Three years ago, while researching lighting options for a building he was renovating, Aaron Birkland came across something he hadn’t seen before: an LED filament light bulb. He described it in a detailed blog at GBA, explaining the bulb’s new approach to using LED chips and reporting an amazing efficiency of nearly 120 lumens per watt (lm/w).
That efficiency was a result of the bulb’s unique design. Instead of clusters of LEDs (light-emitting diodes) arranged in the bulb enclosure, filament bulbs use strings of LEDs housed in a thermally conductive gas, such as helium, that effectively dissipates heat.
At the time (2015), the bulbs were beginning to trickle into the U.S. Now, LED filament bulbs with almost, but not quite, that level of efficiency are easy to find. Amazon, for example, sells a six-pack of 90 lm/watt LED filament bulbs for $25.
But the technology has taken a huge leap forward in the Middle East, where the lighting giant Philips (a Netherlands-headquartered company now using the name Signify) teamed up with the government of Dubai to produce what’s known as the “Dubai lamp.” It’s capable of producing 200 lumens per watt, making it more than 13 times as efficient as the incandescent bulb you might find in your hall closet.
The catch? These bulbs are available only in Dubai, as Home Energy senior executive editor Alan Meier explained in a recent magazine column.
No plans for wider distribution
While visiting Dubai, one of seven emirates in the United Arab Emirates, Meier picked up 10 of the bulbs in a big box store. They would be of no use here because they’re designed for 240-volt, 50 hertz, electrical circuits, rather than the 120-volt, 60-hertz circuits common to U.S. houses. But Meier said he would be taking the bulbs to Europe where they could be examined in detail.
“The government of Dubai made an exclusive agreement with Philips, basically requiring the Dubai lamp to be installed in all new buildings for several years,” he wrote. “It’s a peculiar agreement and sure to cause installation headaches, because this small family of lamps cannot possibly meet all of the common applications.”
The bulbs will save a lot of energy, but the requirement that all new buildings in the Emirate use the Dubai Lamp has professional lighting designers there grousing about a lack of choice, according to an article posted at Lux.
“If we’re doing a five-star hotel and the interior designer specifies some really nice table lamps, we’re limited to 3000K or 6500K, a CRI [color rendering index] of 80, and not dimmable, in a handful of different shapes,” Mark Vowles, director of lighting consultancy at Nulty+, told Lux. “Reducing energy and rooting out dangerous products is important, so in that sense I suppose it’s a step in the right direction, but it’s the wrong way to get there.”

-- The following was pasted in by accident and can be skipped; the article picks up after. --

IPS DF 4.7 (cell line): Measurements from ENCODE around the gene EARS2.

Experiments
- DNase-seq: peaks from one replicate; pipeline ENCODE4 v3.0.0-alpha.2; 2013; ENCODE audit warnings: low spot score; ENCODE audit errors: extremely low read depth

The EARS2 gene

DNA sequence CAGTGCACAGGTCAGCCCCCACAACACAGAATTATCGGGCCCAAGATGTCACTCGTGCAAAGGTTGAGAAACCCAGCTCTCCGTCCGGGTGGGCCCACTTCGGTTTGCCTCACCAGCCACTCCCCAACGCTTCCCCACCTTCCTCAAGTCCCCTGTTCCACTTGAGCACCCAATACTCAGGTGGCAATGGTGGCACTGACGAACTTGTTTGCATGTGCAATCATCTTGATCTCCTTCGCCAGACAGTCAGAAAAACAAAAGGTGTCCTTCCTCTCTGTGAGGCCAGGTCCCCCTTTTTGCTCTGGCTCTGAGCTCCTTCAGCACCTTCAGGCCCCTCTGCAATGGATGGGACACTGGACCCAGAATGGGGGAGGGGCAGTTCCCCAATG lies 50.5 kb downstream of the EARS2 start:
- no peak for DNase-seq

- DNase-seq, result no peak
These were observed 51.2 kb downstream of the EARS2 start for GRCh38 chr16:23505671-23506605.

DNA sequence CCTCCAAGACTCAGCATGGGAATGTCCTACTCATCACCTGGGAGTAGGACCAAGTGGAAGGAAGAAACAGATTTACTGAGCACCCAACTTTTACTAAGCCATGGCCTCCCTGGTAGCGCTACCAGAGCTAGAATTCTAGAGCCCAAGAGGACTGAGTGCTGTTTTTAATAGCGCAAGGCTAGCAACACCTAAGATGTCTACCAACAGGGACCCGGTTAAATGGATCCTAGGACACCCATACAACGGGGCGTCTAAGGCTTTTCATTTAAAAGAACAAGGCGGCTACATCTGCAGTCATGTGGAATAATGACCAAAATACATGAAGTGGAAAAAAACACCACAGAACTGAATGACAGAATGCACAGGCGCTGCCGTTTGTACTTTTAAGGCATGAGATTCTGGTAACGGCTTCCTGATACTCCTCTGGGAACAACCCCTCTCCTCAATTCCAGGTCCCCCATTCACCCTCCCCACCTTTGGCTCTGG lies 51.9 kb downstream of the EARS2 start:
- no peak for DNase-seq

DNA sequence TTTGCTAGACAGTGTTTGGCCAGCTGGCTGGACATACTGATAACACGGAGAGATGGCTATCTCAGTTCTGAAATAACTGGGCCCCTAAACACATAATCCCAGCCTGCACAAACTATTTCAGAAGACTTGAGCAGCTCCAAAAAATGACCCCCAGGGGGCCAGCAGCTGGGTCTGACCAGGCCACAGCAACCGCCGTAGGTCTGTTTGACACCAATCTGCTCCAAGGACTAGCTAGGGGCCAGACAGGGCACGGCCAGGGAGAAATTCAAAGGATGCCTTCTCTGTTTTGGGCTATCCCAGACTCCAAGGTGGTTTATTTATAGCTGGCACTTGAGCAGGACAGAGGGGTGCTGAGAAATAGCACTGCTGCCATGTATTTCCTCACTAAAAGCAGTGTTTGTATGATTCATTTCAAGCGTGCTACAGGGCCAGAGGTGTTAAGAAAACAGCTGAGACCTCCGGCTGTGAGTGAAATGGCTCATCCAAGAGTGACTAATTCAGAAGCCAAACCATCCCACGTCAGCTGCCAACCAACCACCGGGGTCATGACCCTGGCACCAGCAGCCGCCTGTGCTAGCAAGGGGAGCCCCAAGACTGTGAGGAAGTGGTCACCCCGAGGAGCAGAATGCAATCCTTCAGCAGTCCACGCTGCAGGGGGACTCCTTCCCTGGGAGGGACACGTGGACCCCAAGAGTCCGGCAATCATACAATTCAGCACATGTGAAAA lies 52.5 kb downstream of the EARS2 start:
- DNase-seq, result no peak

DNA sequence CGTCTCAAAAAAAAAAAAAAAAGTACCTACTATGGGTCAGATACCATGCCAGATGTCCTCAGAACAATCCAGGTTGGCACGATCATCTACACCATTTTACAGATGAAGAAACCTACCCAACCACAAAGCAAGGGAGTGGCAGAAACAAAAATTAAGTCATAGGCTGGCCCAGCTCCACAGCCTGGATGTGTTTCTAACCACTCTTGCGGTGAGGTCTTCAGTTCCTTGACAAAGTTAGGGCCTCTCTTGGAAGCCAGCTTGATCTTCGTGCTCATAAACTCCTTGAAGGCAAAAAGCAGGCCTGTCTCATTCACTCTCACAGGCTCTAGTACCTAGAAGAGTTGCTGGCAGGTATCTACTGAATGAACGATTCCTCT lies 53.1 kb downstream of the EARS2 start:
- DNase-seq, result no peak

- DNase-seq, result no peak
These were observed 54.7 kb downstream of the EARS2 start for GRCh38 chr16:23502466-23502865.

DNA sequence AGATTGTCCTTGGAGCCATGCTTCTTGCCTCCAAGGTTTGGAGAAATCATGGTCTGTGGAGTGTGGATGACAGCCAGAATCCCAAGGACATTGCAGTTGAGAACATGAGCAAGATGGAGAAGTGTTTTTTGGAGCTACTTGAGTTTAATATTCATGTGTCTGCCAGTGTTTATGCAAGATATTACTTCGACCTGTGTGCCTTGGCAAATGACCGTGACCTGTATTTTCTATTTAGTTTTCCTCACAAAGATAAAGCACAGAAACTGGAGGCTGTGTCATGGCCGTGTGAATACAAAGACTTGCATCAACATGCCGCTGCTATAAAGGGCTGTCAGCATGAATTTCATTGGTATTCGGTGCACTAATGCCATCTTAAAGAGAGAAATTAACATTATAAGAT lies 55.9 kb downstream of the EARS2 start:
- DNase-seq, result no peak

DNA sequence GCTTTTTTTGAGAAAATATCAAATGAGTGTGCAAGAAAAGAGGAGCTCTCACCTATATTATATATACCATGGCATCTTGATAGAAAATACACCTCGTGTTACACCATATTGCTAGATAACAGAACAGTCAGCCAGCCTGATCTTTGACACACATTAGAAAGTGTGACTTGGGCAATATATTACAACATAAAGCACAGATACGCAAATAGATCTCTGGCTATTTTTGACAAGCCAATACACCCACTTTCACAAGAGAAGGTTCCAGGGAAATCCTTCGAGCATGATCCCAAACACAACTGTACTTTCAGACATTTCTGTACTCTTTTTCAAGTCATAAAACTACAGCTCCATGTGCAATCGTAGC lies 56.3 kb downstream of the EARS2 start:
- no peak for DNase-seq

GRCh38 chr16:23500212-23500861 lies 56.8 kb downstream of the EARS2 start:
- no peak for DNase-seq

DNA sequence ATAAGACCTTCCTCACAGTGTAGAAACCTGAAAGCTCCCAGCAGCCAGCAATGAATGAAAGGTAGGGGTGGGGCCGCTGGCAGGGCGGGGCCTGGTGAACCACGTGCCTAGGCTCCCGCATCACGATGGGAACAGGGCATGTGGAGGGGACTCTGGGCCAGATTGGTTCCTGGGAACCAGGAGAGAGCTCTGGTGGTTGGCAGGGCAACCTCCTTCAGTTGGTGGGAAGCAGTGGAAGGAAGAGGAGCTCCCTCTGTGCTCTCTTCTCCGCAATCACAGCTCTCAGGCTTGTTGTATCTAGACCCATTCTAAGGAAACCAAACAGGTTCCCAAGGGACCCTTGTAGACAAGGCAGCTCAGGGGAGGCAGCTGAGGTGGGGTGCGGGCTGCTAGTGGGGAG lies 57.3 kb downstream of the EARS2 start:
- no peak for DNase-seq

Another person complained that the directive was announced without any efforts to consult with professionals in the lighting field.
The Dubai lamp, in fact, is available in very few variations. A Philips website describing the bulbs lists only three types: a standard A60, a candle (B35), and an MR16 (a track lighting bulb). The company says that the bulbs should last 25,000 hours, contain no mercury or other hazardous materials, and reduce energy use by as much as 90%.
The bulbs emit light ranging from 3000° Kelvin (on the warmer end of cool white) to 6500°K (much cooler, closer to daylight) and have a color rendering index of 80 (a CRI of 100 is best).
Meier could not get anyone to explain why these bulbs can’t be found outside of Dubai. GBA contacted Signify’s media relations office in the U.S. to ask whether the bulbs might at some point be available in North America. Matt Marcus, the director of integrated communications, said in an email: “In terms of availability, the Dubai Lamp was part of a co-development with the Dubai government, and there are no plans for further roll-out outside Dubai. At the same time, we have a very robust portfolio of high-quality, energy-efficient and cost-effective LED bulbs available in the U.S. market to meet our customers’ needs.”
Marcus didn’t explain the company’s reasoning.
There is plenty of information about the bulb posted online, and if you want to buy them and you live in Dubai, that’s easy, too. The LuLu Webstore offers several options. A lamp that looks just like the one at the top of this column, a 3-watt bulb, costs 25 Arab Emirates dirhams (AED), or $6.81 U.S. dollars at the current exchange rate.